Help Save a Cultural Landmark From Being Torn Down!

The 5 Pointz Aerosol Art Center, is a unique  outdoor art exhibit space in Long Island City, New York.  It’s a living, breathing, ever-changing three dimensional canvas.  A true urban art park that came into being organically, and would be impossible to recreate.

And it is in danger of being torn down. 


We want to save Five Pointz and You Can Help!  Here is our first of a series of upcoming articles about this amazing artistic landmark.

For over a decade, 5 Pointz has featured spectacular pieces of art from  street/aerosol artists from around the world with over 200,000 square feet of building space as its canvas.  5 Pointz is one of, if not the only, place left in New York City for such artists to openly develop, harness and present their craft and their passion.

As we reported  last June, David Wolkoff, whose family owns the space, announced last year plans to tear down 5 Pointz and replace it with two high rise condos.  5 Pointz was scheduled for demolition this fall, but The Interrobang has learned that those plans have been delayed and put on hold, so  5 Pointz will be around for the time being, but without designation as a cultural landmark, this extraordinary space remains endangered.

Jonathan Cohen, best known by his signature tag name ‘Meres’, is the founder and curator of 5 Pointz.  Meres interest in graffiti started when he was 13, and by the time he graduated from The Fashion Institute Of Technology, he made a successful transition from tagging and throw-ups to full blown art murals.  His work has been featured throughout New York City, the East Coast and overseas.  Meres wants to convert the space into a graffiti museum, get 501(c)3 certification (which would grant 5 Pointz tax-exempt status and allow tax-deductible donations) and open a school for the next generation of aspiring artists.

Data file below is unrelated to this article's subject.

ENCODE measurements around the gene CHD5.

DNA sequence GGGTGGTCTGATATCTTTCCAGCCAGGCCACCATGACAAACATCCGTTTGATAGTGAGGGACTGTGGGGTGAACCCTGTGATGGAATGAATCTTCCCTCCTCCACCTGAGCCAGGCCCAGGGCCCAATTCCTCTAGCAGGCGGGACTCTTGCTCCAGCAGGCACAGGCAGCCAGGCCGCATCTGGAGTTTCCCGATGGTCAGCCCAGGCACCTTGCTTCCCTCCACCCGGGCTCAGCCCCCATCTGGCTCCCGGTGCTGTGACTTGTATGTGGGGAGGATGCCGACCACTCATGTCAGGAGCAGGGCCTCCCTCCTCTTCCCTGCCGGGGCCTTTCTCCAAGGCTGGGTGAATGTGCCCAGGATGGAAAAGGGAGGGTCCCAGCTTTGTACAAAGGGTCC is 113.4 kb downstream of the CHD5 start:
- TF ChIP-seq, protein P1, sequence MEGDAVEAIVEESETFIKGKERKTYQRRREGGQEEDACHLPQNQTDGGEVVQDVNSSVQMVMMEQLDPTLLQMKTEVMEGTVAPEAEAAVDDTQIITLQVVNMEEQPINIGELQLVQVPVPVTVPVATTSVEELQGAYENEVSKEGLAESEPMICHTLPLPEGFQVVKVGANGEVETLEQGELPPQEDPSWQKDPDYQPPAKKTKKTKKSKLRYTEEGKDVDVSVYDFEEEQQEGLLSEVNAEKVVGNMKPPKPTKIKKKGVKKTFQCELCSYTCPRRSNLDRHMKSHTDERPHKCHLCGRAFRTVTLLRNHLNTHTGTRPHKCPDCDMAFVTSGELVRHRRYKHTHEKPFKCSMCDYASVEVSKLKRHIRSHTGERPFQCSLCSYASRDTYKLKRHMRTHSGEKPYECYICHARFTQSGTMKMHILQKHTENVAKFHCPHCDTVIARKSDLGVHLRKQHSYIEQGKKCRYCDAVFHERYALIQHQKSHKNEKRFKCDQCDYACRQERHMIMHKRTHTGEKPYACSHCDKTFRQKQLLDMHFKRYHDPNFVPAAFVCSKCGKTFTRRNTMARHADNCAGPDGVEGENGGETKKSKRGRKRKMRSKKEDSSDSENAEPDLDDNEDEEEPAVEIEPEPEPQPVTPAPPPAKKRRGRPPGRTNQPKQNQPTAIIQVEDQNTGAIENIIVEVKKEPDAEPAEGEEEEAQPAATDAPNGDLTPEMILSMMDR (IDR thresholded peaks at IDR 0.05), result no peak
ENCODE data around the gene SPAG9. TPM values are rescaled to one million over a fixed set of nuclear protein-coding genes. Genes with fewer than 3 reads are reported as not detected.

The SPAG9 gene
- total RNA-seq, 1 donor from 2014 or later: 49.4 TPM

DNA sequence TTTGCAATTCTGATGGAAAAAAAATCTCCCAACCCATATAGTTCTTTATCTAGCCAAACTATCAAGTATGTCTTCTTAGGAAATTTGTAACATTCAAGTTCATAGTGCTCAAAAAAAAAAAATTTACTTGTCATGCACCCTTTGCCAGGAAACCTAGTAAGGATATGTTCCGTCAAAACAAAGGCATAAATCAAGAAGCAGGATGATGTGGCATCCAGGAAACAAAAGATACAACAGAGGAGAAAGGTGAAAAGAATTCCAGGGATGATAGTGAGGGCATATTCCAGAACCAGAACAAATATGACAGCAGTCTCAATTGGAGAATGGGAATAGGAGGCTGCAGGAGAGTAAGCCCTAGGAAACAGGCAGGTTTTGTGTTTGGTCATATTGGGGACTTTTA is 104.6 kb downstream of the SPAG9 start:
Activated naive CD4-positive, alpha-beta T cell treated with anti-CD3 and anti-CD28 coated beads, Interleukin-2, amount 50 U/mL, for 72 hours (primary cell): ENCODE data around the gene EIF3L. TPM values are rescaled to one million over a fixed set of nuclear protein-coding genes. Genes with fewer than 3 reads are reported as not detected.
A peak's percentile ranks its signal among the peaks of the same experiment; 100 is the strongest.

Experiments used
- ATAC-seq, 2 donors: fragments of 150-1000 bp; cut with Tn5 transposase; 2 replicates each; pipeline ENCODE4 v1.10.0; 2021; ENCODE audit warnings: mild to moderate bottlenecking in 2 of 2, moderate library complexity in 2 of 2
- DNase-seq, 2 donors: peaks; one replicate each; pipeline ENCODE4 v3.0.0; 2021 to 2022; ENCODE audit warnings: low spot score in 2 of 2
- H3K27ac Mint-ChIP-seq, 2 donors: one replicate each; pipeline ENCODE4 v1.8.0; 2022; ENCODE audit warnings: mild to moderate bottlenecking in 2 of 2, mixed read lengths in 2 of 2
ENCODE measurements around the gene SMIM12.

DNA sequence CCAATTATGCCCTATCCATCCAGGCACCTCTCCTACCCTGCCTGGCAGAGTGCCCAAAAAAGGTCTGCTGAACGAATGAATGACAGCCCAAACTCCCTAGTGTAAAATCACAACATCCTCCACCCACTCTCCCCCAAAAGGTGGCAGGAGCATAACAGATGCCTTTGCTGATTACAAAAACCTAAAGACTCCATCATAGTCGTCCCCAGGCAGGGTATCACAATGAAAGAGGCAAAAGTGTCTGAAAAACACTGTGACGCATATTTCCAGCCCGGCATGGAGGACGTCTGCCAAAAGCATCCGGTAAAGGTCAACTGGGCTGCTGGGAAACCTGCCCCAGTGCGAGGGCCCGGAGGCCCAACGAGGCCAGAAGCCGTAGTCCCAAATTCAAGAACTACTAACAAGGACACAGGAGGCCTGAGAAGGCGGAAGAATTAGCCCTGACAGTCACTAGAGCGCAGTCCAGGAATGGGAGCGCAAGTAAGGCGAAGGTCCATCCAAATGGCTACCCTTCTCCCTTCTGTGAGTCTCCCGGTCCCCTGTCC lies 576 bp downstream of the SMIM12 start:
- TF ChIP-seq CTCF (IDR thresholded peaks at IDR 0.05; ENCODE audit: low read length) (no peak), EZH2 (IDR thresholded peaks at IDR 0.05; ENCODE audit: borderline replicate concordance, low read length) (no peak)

The graffiti culture that emerged in the 70’s and 80’s, played a key role in the development of the hip hop, punk and reggae scenes that emerged in the New York City area and later, around the world.  Graffiti also evolved as a means of personal expression, as viable source of political protest, and has been used as key pieces in album art and fashion.  Today’s skateboarding scene uses graffiti and aerosol art as the basis for everything from board design, to clothing and sneakers.  Two of the most noted artists of the last 30 years – Jean-Michel Basquiat and Keith Haring – were direct byproducts of the graffiti culture.


A grassroots campaign to have 5 Pointz designated as a New York City landmark is underway.  The goal is to present over half a million requests to The Landmark Preservation Commission for consideration.  Here’s how you can help:

  • If you’re in the NYC area or planning to visit, visit 5 Pointz and check out the art that’s already up or the art that is being created.  They are open weekends from noon to 7pm.  You can go to for directions and additional info.  Photos don’t do the place justice: It’s AMAZING to see up close.

There are very few reminders of the New York City counterculture scene left.  Many of its mainstays and institutions are gone.  Let’s save 5 Pointz!  See more in our first piece highlighting 5 Points.

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